Similar statements have come from a number of the usual particpants on this issue.

What amuses, and mystifies, me about these comments is the lack of attention to the actual crimes committed by the defendant. You would believe by their words that Williams was some sort of saint being executed despite his overwhelming contributions to peace on earth and good will toward men. This guy took the lives of four innocent people. And there is no reasonable doubt about that. We can also be pretty sure that as a founding member of Los Angeles' Crips gang, he has been involved in, if not responsible for, a number of other deadly crimes. And, as Schwarzenegger points out, Williams never apologized, or took responsiblity, for anything. He just started writing childrens books in prison that made it appear he was a "changed man". We can only wonder now if he actually was.

The anti-death penalty commentators would do well to at least acknowledge the victims and their families if anyone is to accept their ideas. Standing up for the life of the person to be executed only garners so much favor. Showing an understanding of the heinous behavior that landed that person in the death chamber, and a modicum of empathy for the victims, might actually produce headway for their cause. Accusing an elected official of being a barbarian by allowing the judicial system to run it's course is not going to sway much opinion, cetainly not among those who already believe the death penalty appropriate.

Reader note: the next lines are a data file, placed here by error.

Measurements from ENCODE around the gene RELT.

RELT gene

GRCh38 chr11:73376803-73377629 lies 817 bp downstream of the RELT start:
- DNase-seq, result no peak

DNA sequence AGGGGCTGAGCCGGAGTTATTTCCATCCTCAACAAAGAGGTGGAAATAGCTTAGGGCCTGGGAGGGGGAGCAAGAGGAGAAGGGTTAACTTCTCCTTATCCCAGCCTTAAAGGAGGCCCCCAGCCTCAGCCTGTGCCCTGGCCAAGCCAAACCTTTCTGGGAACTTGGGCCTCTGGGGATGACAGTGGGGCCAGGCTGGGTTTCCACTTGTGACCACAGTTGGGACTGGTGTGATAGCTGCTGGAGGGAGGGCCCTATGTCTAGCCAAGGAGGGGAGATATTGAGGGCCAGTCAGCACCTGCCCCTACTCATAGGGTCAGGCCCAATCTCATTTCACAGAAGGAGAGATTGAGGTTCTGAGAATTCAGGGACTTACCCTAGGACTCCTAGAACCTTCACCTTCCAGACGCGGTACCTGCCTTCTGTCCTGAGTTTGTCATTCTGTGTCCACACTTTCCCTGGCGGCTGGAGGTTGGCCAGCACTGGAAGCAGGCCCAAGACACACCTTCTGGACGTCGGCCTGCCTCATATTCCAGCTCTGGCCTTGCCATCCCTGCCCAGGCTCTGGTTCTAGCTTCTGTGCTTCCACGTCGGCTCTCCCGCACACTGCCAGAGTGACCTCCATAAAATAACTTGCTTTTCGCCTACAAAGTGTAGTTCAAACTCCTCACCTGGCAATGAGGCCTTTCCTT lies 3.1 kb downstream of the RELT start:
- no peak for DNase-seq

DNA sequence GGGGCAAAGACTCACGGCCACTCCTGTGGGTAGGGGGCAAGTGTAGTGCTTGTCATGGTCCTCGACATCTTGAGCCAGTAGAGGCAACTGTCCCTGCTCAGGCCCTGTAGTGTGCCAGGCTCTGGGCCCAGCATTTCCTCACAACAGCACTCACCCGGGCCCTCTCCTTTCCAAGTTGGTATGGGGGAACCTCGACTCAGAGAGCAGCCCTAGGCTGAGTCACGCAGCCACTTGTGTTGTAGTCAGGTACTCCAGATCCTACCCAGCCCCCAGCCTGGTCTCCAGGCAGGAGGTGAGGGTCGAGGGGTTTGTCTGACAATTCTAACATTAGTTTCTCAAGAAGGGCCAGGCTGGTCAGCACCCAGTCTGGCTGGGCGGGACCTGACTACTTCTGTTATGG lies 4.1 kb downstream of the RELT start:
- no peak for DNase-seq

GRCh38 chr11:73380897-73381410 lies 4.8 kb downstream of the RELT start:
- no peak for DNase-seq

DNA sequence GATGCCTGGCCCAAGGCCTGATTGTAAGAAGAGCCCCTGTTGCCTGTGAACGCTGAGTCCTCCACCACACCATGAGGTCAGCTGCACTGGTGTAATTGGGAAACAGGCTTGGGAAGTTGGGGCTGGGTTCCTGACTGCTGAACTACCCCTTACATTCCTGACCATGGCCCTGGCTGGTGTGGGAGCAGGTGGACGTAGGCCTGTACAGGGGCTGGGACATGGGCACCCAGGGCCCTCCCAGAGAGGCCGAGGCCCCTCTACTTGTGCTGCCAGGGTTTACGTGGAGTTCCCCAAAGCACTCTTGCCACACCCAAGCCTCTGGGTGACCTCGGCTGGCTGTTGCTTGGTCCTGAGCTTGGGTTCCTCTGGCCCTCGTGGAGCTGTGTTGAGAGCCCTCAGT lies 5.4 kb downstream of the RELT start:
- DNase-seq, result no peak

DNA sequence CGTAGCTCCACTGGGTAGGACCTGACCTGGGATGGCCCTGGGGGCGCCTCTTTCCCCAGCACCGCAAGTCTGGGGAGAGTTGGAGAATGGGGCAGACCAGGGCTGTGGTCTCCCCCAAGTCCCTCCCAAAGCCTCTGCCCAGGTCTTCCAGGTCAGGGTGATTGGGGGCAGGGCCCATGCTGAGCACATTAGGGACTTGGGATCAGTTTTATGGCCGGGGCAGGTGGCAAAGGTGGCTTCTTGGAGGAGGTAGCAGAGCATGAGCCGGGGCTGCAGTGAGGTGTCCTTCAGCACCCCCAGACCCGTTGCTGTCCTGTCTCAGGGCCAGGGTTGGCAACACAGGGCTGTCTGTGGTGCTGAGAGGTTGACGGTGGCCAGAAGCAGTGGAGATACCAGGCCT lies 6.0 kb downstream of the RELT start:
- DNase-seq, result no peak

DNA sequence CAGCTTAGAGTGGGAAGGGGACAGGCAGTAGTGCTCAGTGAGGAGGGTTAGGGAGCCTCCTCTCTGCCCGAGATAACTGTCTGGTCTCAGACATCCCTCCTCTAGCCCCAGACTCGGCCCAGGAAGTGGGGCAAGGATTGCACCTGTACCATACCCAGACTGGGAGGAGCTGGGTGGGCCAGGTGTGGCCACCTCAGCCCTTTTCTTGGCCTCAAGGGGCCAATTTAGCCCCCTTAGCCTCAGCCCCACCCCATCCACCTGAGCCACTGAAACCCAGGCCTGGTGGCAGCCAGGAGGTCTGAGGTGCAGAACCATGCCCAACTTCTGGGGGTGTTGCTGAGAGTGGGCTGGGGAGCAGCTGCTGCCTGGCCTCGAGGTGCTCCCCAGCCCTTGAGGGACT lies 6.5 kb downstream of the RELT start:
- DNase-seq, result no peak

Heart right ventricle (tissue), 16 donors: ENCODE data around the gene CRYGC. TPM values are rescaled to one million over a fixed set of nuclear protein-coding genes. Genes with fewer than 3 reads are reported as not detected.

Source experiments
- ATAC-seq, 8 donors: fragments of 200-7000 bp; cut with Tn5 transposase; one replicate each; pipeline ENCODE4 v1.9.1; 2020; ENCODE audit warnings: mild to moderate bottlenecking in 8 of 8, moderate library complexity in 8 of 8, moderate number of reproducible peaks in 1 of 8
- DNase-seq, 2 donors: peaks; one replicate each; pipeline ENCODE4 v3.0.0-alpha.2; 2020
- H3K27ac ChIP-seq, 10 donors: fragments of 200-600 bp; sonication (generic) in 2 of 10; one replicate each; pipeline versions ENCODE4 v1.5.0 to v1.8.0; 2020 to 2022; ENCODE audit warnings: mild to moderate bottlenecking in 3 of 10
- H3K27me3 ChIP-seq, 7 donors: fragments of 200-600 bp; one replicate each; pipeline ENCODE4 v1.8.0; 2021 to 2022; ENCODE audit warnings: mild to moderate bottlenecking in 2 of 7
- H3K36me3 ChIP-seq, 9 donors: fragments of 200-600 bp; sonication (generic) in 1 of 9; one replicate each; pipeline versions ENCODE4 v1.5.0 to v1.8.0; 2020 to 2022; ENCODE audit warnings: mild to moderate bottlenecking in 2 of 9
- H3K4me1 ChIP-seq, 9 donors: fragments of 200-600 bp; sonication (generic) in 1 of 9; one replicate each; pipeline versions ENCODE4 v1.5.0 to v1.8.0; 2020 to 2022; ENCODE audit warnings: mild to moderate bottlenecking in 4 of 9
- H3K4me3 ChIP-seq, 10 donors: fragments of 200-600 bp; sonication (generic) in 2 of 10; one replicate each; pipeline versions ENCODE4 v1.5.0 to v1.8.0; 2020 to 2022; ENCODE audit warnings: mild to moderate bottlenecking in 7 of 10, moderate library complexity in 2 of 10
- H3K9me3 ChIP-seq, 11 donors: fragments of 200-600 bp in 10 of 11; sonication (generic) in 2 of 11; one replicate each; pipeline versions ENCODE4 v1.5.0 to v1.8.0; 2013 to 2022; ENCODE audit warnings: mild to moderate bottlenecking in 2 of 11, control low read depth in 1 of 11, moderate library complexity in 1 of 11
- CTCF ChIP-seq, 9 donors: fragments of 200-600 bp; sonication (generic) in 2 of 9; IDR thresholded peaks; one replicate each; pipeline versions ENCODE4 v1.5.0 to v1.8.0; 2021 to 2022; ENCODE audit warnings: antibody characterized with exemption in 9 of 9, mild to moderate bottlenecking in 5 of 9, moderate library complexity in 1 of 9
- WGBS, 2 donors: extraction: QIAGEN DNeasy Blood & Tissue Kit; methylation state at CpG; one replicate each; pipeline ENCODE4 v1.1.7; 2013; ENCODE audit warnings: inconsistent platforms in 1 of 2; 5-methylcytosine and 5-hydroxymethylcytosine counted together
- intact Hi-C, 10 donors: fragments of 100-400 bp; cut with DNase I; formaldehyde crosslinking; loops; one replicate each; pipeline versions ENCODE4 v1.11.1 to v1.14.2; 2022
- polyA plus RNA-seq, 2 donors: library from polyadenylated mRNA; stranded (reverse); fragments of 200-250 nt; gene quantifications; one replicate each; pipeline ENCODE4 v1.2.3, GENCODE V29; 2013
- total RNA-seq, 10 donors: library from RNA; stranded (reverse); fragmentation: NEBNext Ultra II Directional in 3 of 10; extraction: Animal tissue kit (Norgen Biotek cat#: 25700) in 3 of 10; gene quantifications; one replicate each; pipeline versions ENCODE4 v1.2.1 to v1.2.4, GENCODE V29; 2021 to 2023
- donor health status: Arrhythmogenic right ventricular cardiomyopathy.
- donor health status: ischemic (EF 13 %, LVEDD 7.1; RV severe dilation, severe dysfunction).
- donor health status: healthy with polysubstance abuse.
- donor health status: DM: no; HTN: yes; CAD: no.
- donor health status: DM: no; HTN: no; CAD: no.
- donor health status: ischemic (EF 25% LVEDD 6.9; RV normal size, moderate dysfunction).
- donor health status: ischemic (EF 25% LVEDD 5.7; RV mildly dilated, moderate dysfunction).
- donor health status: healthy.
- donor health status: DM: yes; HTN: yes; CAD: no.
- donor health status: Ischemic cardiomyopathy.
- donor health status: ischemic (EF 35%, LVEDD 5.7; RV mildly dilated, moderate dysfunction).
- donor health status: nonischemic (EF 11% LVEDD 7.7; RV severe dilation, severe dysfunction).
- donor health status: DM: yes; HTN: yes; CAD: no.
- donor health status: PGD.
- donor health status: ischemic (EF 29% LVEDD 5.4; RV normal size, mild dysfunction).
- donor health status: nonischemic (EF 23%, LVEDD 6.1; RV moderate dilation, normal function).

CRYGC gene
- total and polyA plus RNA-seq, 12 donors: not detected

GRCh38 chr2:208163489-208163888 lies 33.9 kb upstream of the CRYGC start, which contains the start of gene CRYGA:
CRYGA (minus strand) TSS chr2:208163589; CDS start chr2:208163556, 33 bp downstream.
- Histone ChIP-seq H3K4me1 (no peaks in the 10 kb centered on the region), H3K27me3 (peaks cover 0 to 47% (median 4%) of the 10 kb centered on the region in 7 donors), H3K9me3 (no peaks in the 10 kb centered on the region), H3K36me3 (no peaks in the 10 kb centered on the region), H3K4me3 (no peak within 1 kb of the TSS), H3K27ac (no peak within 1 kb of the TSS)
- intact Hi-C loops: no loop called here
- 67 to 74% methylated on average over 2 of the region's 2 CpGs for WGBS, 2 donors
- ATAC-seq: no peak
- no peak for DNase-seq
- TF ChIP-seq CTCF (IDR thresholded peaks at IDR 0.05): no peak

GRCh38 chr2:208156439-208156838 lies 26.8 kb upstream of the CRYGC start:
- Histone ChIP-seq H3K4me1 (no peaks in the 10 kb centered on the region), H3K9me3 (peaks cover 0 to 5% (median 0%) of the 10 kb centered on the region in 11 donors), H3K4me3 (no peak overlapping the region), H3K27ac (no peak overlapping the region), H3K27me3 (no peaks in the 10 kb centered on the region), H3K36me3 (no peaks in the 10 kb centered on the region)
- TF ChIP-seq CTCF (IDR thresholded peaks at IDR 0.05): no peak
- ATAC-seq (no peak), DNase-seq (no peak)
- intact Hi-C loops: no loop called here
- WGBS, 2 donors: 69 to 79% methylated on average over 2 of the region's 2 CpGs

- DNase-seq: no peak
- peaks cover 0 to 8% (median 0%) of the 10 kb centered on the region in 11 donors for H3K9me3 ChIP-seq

I would like to hear just one of the anti-death penalty spokespeople be thoughtful enough to say--

"Obviously, Mr. Williams was guilty. God bless the victims and their families. There can be no adequate compensation for them. But no human being, or system devised by human beings, should be allowed to take the life of another human being. The lives of those taken by Mr. Williams should not be dishonored by any potentially mistaken execution. Real justice would not be served in that way. Mr. Williams should do whatever good he can, and make whatever amends with God possible, from a prison cell. Knowing that this man will never harm another person outside prison, and that he will know the hell of a penetentiary for as long as he lives, ought to be enough satisfaction for us all."

Perhaps if the anti-death penalty people were as caring about the lives of the victims, and able to show an understanding of the total picture, some who disagree with them may see their arguments in a different light.